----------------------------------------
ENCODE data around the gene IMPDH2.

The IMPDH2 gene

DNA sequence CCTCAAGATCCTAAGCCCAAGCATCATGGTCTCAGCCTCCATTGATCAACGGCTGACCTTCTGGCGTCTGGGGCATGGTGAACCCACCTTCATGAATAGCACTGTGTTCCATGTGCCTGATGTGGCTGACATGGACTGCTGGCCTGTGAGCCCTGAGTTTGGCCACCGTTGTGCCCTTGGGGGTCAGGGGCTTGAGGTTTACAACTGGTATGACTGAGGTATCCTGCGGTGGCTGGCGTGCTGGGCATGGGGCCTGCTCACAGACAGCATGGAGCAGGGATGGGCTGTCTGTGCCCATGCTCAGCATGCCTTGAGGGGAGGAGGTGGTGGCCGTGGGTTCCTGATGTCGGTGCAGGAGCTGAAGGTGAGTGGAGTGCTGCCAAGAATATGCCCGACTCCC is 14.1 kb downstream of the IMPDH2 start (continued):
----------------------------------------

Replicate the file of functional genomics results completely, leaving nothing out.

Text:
ENCODE data around the gene IMPDH2.

The IMPDH2 gene

DNA sequence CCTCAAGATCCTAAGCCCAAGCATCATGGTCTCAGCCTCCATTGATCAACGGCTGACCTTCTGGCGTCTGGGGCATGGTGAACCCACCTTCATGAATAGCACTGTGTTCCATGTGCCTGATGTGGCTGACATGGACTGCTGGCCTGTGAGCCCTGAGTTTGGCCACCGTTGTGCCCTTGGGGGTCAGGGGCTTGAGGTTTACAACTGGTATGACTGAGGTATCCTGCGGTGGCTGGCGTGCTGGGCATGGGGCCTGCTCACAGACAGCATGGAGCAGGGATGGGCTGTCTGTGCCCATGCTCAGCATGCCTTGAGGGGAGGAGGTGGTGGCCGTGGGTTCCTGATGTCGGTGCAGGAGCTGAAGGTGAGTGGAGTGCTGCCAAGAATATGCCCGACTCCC is 14.1 kb downstream of the IMPDH2 start (continued):